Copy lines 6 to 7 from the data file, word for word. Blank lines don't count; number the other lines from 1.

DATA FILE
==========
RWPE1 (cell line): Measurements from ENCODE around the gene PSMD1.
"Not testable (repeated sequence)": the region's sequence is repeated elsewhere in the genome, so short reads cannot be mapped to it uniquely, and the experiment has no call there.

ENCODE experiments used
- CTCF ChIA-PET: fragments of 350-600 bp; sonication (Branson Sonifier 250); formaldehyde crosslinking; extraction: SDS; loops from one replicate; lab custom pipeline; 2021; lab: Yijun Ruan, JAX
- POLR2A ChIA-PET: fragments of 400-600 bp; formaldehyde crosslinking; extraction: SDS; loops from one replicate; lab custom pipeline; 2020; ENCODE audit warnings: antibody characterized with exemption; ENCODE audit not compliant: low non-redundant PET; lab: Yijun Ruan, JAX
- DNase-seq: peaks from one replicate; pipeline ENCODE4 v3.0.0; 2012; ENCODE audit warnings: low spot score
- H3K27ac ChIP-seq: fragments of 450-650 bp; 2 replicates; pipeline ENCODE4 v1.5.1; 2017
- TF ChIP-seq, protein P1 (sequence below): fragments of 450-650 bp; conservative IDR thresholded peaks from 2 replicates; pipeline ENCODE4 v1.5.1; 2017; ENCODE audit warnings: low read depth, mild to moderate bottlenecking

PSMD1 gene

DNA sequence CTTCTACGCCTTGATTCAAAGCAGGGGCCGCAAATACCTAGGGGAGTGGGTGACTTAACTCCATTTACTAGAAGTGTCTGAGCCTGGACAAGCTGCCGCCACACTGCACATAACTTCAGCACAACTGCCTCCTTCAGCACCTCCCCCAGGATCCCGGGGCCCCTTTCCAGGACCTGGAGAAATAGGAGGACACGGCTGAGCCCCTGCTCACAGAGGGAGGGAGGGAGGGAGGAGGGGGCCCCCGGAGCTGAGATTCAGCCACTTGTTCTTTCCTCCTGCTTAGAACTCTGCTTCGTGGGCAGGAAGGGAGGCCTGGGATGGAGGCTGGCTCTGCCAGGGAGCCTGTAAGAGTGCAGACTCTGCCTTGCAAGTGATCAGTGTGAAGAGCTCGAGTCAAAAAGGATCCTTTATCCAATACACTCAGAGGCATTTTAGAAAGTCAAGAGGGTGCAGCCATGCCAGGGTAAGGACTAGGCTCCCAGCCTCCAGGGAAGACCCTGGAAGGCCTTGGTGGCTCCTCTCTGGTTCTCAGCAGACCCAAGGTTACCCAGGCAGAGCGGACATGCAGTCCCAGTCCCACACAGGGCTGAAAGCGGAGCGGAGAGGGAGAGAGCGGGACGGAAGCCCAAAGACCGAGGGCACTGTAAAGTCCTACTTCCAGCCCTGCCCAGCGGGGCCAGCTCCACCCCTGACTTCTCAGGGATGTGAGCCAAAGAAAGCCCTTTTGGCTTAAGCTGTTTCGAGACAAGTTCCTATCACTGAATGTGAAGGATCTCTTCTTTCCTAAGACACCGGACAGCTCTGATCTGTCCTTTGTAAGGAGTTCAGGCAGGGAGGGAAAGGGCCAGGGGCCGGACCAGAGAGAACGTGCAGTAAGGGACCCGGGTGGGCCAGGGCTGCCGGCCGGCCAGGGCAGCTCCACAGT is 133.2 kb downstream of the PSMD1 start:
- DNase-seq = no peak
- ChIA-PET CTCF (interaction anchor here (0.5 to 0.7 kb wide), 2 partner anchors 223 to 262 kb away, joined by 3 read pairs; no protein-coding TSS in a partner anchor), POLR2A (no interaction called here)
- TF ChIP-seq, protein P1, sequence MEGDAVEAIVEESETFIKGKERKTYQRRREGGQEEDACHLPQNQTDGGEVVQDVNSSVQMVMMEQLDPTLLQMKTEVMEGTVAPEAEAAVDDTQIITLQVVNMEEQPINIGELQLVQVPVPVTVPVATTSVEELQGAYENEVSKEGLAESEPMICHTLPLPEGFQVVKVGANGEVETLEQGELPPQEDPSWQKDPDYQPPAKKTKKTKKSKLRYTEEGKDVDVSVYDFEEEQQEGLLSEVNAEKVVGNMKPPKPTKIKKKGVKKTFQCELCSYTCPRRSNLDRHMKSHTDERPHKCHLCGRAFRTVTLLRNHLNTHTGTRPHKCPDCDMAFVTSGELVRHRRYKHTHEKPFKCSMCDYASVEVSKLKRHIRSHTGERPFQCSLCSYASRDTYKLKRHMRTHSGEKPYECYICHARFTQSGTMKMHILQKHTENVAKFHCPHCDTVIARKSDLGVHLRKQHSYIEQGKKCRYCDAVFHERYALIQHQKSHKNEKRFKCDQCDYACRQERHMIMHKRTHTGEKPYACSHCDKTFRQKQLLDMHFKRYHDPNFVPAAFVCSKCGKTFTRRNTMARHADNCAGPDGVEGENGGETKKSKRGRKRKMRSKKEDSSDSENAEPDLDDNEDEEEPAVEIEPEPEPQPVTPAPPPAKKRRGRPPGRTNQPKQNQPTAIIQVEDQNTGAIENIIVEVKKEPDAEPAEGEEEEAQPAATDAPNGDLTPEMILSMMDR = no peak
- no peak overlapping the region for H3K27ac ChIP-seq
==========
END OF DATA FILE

- DNase-seq: peaks from one replicate; pipeline ENCODE4 v3.0.0; 2012; ENCODE audit warnings: low spot score
- H3K27ac ChIP-seq: fragments of 450-650 bp; 2 replicates; pipeline ENCODE4 v1.5.1; 2017